Microsoft-Compatible PowerPoint Templates – Best Practices
Posted on by jkorchok- Updated on January 24, 2022
The vast majority of presentations are created using the default templates that comes with Microsoft PowerPoint. All Microsoft-compatible PowerPoint templates have a uniform structure, and the result is that you can copy and paste slides between any deck and the paste works as expected: the content comes across perfectly, and the formatting is updated.
But in almost all corporate presentations with custom templates, this no longer works. Slides pasted from Microsoft-based presentations always need to be reformatted manually, because the custom template haven’t been created to be Microsoft-compatible.
It doesn’t have to be this way. Here’s how to create custom templates that will be both Microsoft-compatible and have a look and feel that is brand-compatible with the organization.
What’s in a Microsoft-Compatible PowerPoint Template?
Most designers create presentation templates incorrectly for the purpose of importing of slides created with Microsoft templates. Almost universal infractions include deleting or renaming the default slide layouts, and deleting or adding placeholders on whatever default slide layouts are left. Less common methods that designers use to wreck templates include deleting all placeholders on the master slide, and deleting all default layouts, then trying to replace them
To understand why these actions could cause problems, we need to understand the PowerPoint file structure. All new blank PowerPoint files contain the following:
1 Master Slide (in Slide Master view, the larger slide at the very top of the left-hand thumbnail list). The parent to all the layouts, to which the slide layouts are children. All text formatting is inherited from this slide. Deleting placeholders here will cripple the template.
11 default slide layouts, which inherit the formatting set in the master slide. These 11 comprise:
Title Slide, for the presentation title.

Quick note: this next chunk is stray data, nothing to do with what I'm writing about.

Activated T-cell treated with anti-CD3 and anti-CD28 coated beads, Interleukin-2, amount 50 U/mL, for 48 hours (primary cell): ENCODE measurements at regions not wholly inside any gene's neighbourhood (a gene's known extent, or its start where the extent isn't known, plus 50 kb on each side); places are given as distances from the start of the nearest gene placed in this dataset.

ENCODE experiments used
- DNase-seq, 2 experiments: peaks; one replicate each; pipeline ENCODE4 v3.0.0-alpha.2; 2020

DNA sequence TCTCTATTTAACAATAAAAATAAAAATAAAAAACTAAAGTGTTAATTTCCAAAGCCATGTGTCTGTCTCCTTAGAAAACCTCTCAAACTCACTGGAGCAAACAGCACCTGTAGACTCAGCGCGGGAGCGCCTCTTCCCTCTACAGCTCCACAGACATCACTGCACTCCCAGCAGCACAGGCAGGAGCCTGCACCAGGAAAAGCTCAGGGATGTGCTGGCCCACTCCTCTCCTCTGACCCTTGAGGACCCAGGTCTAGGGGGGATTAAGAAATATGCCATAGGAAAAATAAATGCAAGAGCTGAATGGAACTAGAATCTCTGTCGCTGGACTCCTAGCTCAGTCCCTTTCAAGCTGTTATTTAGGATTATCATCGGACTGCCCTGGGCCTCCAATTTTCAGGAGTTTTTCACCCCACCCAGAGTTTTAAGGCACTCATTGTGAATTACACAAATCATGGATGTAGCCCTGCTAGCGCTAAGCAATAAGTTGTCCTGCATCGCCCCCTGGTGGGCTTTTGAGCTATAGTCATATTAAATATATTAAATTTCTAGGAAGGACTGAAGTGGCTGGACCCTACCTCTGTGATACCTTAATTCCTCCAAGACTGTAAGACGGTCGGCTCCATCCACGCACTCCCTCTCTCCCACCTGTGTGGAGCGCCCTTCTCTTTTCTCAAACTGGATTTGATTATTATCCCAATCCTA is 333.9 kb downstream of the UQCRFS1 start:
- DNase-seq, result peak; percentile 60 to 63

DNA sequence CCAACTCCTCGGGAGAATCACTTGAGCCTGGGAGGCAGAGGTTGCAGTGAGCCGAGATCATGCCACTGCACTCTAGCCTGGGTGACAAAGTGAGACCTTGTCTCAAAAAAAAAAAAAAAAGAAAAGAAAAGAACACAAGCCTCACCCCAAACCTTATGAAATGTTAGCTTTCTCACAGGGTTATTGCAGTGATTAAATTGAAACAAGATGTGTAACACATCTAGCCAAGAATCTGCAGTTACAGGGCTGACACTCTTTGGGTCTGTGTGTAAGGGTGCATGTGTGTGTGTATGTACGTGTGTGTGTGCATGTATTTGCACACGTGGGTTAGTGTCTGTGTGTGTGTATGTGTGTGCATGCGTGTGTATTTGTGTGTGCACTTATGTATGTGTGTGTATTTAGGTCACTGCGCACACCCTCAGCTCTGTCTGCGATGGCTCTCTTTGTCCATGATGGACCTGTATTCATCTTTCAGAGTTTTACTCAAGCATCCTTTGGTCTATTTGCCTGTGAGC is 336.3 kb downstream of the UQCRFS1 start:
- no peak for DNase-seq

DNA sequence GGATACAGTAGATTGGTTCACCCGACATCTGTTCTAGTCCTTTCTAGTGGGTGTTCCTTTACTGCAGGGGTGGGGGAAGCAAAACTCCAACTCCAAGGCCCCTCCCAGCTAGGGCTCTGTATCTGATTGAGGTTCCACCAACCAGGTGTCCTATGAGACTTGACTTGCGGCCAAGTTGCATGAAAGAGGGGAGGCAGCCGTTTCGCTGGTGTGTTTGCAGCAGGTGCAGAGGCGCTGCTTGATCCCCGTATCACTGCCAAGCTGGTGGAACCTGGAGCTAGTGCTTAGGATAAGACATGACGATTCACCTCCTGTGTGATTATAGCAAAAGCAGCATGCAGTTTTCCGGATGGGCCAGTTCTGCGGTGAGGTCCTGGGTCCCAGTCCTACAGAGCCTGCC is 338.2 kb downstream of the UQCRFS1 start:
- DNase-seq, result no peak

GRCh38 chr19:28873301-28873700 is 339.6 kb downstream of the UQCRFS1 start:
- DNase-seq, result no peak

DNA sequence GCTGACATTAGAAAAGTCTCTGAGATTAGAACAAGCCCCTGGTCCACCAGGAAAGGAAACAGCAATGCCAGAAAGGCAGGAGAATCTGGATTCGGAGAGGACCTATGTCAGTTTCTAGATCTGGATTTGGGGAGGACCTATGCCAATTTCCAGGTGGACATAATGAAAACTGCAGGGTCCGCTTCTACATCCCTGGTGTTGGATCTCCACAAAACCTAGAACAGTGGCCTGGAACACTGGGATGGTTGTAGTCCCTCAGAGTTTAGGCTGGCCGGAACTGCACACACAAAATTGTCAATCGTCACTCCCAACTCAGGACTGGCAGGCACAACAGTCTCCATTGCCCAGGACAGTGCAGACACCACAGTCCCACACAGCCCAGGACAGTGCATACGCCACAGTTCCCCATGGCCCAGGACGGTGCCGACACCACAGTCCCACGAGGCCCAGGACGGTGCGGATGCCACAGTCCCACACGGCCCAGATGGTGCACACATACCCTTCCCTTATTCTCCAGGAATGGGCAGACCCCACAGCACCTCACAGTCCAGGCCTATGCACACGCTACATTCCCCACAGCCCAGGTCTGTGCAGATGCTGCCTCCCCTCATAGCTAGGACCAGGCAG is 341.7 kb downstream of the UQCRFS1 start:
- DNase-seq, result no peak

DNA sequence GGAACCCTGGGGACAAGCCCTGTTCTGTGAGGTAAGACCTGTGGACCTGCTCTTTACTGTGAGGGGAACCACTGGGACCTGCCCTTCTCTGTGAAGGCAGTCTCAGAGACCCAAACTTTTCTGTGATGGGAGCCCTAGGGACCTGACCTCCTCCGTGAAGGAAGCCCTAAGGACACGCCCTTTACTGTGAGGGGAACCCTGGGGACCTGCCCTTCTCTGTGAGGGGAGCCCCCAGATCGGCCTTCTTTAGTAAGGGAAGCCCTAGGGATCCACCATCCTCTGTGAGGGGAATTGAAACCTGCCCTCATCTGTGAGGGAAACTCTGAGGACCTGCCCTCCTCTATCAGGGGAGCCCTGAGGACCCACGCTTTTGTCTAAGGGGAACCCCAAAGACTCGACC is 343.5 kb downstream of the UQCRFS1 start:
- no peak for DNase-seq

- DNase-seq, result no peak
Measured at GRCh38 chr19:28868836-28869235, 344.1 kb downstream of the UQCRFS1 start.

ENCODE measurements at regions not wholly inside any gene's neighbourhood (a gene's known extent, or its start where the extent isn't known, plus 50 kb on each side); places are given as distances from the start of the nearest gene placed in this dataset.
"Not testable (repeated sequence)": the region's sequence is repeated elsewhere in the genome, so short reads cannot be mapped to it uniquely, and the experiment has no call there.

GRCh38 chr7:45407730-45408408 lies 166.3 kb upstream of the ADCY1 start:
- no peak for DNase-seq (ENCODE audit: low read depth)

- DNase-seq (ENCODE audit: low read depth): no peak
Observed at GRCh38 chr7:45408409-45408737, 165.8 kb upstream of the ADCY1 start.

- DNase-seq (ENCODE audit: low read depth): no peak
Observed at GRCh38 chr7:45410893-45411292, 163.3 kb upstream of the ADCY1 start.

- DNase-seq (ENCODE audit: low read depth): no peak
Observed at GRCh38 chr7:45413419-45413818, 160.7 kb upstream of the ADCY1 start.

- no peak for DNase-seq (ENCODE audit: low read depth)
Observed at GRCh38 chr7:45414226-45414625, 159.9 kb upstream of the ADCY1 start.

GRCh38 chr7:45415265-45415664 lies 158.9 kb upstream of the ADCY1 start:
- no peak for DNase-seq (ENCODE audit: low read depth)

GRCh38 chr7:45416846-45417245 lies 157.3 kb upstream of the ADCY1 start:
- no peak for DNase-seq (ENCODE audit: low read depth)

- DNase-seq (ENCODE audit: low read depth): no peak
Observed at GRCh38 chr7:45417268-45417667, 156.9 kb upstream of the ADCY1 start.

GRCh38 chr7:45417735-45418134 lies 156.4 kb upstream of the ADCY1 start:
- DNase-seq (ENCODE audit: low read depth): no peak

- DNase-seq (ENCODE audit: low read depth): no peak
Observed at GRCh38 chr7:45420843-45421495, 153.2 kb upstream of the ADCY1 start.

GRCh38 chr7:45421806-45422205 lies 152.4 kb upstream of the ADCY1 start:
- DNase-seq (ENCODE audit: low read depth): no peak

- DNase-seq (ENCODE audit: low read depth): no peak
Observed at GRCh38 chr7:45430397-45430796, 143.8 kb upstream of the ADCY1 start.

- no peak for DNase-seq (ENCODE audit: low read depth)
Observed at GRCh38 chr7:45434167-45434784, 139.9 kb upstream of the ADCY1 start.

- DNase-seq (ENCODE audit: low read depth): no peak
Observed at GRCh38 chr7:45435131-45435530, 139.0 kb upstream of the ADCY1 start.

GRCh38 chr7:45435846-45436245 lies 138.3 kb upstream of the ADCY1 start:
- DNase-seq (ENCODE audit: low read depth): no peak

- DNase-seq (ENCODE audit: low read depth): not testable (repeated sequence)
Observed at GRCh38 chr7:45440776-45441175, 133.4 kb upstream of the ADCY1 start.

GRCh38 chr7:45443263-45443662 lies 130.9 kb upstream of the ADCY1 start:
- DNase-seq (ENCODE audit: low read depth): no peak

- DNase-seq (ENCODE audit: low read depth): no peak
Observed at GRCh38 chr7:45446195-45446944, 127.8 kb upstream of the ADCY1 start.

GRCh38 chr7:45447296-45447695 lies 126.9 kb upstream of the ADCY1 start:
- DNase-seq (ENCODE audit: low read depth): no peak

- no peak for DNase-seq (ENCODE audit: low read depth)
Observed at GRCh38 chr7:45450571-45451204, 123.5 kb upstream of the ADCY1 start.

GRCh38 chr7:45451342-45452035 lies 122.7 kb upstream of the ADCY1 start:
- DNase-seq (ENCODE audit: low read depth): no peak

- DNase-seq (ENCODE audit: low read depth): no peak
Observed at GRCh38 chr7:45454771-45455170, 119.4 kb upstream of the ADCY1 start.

Title and Content, for the bulk of the presentation content.
Section Header, to divide the deck into relevant sections.
Two Content, with 2 content areas.
Comparison, similar to Two Content, but each content area also has a corresponding heading placeholder.
Title Only, displaying only a Title field, with the rest of the slide blank.
Blank, with not even a Title field.
Content with Caption, a little-used layout the includes a Title, Text and Content placeholder.
Picture with Caption, similar to Content with Caption, but with a Picture placeholder replacing the Content one.
Title and Vertical Text This layout is intended for Asian language use and is only displayed as a choice if your operating system has an Asian language set up.
Vertical Title and Text Similar to the previous layout, only visible on computers with Asian language input enabled in the operating system.
Each of these layouts has a specific layout type, set in XML and not alterable in the program interface. You can create the correct placeholder types by generating a new, blank PowerPoint file. Each of these layouts contains placeholders for the date and slide number, plus a footer field. All but 1 have a title placeholder.
Here’s the second line of a default Microsoft layout. In this example, obj is the XML type for a Title and Content layout:
PowerPoint reads the userDrawn property and will not treat your layout as a default layout no matter what you do to it. It will never be Microsoft-compatible.
If you have deleted a default slide layout, you can restore it by creating a new blank presentation, then copying and pasting the layout under the slide master of the deck to be repaired. You can also restore a default layout by running this VBA:
.Add(.Count + 1, ppLayoutObject).Delete
The example above restores a deleted Title and Content layout. Just change ppLayoutObject to the type you need from this list:
Title and Content
Content with Caption
Picture with Caption
Title and Vertical Text
Vertical Title and Text
Here are the recommendations that Microsoft should have published with the release of PowerPoint 2007: All new PowerPoint templates should include all default slide layouts and placeholders. That would have saved so much grief! Every file would be a Microsoft-compatible PowerPoint template or theme.
Please note, I am not suggesting that you restrict your design to only these layouts and placeholders. As long as you have the default layouts with the default placeholders, the rest of the master slide view can be filled with all kinds of special-purpose layouts with any number of placeholders. Just remember, whatever you create today must be supported in the future, if the slides are to remain paste-compatible. For more details, please see my article about best practices for reusing old (legacy) slides: Legacy Slides – Best Practices
I’m adding a plea for sanity on behalf of users everwhere: restraint in slide layout numbers is best for your client’s users. Too many layouts and they just don’t know which one to pick! Don’t confuse them more than they already are. Consider a limit of 25 layouts maximum.
We have years of expertise in this area and can assess your template for Microsoft compatibility, or create a template or theme for you that will work seamlessly with decks based on Microsoft templates. We’re here to help! Contact me at firstname.lastname@example.org.